TOYOTA'S 2018 NORTH AMERICAN ENVIRONMENTAL REPORT FOCUSES ON CARBON, WATER, MATERIALS AND BIODIVERSITY, PLUS OUTREACH. TO GIVE YOU A QUICK OVERVIEW OF SOME OF OUR MOST NOTEWORTHY ACCOMPLISHMENTS IN EACH OF THESE AREAS, WE PROVIDE HIGHLIGHTS BELOW. WE HOPE SOME OF THESE INFORMATION TIDBITS INSPIRE YOU TO LEARN MORE ABOUT OUR EFFORTS TO MINIMIZE ENVIRONMENTAL IMPACTS ACROSS OUR BUSINESS AND MAXIMIZE POSITIVE OUTCOMES.

Carbon

  • Toyota and Lexus have 16 advanced technology vehicles on the market in North America, with cumulative sales topping 3.3 million.
  • Toyota is building the world’s first megawatt-scale molten carbonate power generation, hydrogen fuel, and pure water-producing system. When it comes online in 2020, Tri-Gen will be 100 percent renewable, supplying Toyota’s vehicle logistics operation at the Port of Long Beach and making it the first Toyota facility in the world to use 100 percent renewable power generated on site.
  • Toyota’s 8.79-megawatt solar array at our Plano headquarters campus produces about one-third of daily electric needs for the campus. It is the largest on-site corporate solar installation among non-utility companies in Texas.

Water

  • Toyota’s North American manufacturing plants recycled or reused 148 million gallons of water in fiscal year 2018. That’s 148 million gallons of fresh water the plants saved, which is equivalent to the annual water use of 1,351 average American families (based on U.S. EPA’s estimate that the average American family uses about 300 gallons of water per day at home).
  • Toyota’s assembly plant in Mississippi has reduced absolute water use by 32 percent in the last two years. Last year, the plant began using 1.4 million gallons of recycled water in the cooling tower.
  • Toyota continued to sponsor the National Mayor’s Challenge for Water Conservation with the Wyland Foundation. Since launching the national campaign in 2012, U.S. residents have pledged to conserve 12.3 billion gallons of water.

Materials

  • Toyota uses a variety of sustainable materials in our vehicles, including post-industrial denim and other cotton and synthetic garment clippings in door panel insulation, floor silencer and floor mats.
  • A team at Toyota’s Indiana assembly plant made a significant reduction in raw material use by decreasing the amount of PVC sprayed onto Sienna underbodies, with zero impact to quality. The amount of PVC per Sienna was reduced by 0.16 pounds, but with 150,000 Sienna minivans assembled annually, that’s a 24,000-pound per year material savings.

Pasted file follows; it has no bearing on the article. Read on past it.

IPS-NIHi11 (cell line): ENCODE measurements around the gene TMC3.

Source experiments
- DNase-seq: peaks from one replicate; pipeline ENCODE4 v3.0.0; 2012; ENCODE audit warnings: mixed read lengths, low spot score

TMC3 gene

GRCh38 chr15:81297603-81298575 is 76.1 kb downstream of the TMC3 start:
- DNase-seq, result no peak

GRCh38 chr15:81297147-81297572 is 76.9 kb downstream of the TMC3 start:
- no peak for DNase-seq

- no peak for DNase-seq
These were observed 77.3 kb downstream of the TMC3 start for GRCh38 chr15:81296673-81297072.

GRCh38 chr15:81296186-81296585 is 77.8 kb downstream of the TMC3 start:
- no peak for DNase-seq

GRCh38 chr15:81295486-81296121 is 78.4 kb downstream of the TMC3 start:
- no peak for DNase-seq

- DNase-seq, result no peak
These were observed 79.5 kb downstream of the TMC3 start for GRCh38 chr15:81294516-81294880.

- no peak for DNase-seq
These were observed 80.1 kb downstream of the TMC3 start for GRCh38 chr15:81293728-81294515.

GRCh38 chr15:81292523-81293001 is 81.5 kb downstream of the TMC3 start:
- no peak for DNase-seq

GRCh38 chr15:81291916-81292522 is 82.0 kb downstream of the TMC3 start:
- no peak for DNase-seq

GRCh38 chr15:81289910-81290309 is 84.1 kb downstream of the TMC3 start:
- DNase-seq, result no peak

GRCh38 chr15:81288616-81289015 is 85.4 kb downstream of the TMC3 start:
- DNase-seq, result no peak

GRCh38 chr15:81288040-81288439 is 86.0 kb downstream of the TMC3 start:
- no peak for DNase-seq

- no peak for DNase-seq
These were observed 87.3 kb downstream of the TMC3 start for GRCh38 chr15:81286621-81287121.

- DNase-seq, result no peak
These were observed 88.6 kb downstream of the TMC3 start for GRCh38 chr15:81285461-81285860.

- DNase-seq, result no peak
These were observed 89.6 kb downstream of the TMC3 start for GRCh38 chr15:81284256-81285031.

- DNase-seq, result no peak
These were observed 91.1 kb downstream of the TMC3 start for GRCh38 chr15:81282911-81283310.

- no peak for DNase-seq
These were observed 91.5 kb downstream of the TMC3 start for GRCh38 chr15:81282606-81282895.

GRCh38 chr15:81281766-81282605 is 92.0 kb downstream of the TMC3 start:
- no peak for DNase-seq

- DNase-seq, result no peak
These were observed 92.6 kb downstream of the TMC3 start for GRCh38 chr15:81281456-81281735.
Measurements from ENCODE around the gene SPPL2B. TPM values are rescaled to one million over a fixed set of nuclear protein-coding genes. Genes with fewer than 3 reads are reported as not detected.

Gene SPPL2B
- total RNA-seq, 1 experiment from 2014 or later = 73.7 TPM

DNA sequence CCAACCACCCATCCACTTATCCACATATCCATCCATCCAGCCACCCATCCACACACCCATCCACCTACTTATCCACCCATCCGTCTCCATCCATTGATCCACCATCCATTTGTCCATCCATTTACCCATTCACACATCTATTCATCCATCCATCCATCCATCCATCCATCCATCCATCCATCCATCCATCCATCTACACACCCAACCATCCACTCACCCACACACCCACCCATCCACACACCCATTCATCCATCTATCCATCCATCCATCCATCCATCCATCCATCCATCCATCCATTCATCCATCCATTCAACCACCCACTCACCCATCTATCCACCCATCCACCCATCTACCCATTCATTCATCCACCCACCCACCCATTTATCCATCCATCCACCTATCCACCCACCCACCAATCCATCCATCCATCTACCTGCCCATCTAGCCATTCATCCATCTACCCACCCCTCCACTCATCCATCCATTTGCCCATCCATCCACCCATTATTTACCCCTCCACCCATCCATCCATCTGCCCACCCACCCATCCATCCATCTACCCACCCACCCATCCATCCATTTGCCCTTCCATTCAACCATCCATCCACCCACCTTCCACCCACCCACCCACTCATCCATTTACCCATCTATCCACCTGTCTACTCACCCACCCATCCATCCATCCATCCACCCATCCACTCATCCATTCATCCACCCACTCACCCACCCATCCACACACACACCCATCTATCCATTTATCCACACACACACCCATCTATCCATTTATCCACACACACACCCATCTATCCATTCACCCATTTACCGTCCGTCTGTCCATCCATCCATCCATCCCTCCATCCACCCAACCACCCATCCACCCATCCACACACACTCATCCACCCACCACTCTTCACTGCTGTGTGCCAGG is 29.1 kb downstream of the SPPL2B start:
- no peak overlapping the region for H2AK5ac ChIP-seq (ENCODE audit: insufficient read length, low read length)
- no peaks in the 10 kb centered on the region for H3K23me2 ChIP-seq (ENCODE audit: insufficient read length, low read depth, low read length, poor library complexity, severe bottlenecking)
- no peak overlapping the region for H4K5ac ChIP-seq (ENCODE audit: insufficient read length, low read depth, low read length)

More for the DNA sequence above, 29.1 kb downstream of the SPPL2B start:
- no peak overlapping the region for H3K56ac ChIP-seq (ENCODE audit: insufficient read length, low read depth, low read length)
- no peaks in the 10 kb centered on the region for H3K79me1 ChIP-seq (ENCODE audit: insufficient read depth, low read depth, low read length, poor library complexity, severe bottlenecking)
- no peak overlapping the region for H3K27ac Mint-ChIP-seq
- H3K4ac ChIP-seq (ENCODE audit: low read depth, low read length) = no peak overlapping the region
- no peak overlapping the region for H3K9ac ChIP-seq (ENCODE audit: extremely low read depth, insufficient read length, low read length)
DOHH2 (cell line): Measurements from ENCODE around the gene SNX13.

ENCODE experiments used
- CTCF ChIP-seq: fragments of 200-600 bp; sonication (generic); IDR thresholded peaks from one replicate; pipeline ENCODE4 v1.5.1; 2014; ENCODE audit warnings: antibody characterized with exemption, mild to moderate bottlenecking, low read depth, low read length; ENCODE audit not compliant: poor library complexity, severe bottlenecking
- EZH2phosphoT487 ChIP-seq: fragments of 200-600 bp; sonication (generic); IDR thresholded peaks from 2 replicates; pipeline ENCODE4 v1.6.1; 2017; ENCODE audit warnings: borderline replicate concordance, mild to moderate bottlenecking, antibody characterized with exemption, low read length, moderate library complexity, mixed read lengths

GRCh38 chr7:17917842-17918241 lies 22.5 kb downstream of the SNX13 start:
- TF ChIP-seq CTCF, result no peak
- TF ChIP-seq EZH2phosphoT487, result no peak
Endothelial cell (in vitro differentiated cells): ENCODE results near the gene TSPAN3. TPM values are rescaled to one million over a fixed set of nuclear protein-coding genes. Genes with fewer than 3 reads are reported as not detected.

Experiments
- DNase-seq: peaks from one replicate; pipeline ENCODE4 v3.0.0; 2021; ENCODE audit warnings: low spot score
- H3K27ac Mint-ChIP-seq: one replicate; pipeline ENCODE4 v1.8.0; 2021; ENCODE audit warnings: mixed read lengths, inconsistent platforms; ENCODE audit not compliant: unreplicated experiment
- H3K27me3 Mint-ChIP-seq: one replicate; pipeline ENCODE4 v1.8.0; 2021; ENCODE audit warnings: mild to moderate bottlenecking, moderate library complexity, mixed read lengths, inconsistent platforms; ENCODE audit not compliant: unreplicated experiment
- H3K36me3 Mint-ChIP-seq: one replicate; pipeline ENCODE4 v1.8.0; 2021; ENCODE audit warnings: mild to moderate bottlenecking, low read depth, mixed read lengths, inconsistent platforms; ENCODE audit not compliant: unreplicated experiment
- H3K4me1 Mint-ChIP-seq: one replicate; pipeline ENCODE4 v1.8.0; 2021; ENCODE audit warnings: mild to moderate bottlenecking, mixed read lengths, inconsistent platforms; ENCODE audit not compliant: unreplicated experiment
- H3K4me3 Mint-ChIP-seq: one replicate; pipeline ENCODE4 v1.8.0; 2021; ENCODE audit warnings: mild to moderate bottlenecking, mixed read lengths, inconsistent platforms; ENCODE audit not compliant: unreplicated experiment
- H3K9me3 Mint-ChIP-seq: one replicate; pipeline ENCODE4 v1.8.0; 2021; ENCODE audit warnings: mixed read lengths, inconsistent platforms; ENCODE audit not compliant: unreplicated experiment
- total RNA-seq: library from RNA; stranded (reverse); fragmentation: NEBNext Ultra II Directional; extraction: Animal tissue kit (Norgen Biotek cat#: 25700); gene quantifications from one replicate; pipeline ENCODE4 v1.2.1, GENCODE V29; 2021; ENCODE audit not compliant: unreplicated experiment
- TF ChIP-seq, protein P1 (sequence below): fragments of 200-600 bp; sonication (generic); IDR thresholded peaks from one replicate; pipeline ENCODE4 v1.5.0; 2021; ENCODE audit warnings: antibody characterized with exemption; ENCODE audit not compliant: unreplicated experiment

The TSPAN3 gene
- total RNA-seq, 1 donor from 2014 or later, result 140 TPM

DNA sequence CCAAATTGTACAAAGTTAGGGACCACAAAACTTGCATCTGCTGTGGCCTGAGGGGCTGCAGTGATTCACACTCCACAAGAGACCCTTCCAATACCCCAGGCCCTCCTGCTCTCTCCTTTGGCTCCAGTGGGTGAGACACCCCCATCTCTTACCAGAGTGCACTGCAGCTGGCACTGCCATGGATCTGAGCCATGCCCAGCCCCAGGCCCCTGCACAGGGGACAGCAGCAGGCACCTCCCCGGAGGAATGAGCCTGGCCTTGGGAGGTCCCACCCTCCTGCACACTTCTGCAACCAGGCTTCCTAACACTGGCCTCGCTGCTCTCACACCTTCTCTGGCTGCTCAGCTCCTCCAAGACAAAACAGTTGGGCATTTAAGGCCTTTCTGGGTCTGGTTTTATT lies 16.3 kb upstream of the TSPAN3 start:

• For several years, Toyota sites have hosted household waste collection events for team members and surrounding communities. These sites have invested close to $1 million to ensure more than 2 million pounds of material were either recycled or properly disposed.

Biodiversity

  • Toyota has about 1,000 acres at 12 sites engaged in conservation programs certified by Wildlife Habitat Council® (WHC).
  • Toyota planted a new 11,000 square-foot pollinator garden outside the Visitor and Education Center at the Texas assembly plant. The plant is also partnering with the San Antonio Zoo to plant pollinator gardens at six local high schools.
  • Toyota’s Woodstock plant in Ontario opened the Wetland Trail, which meanders to the north of the assembly plant through 200 acres of wetlands and woods. The trail is a gift to the community to mark the 30th anniversary of Toyota Motor Manufacturing Canada.

Outreach

  • In 2017, Toyota’s support for National Public Lands Day made volunteerism possible at 2,100 sites, where 169,000 volunteers gave 680,000 hours of service worth $16.7 million.
  • Toyota is proud to join the ranks of the top 10 companies with the most LEED®-certified retail locations. Toyota is the only automotive brand to be included in the top ranks (as of July 2018). In the U.S., Canada and Mexico, 61 Toyota and Lexus dealers have been awarded LEED certification.
  • Toyota is working with logistics suppliers to reduce CO2 emissions from transport activities. Ryder has replaced 29 diesel trucks that move goods for Toyota’s assembly plant in Kentucky with trucks that run on renewable compressed natural gas (CNG). By 2021, Ryder hopes to convert one-third of its Toyota-dedicated fleet to renewable CNG.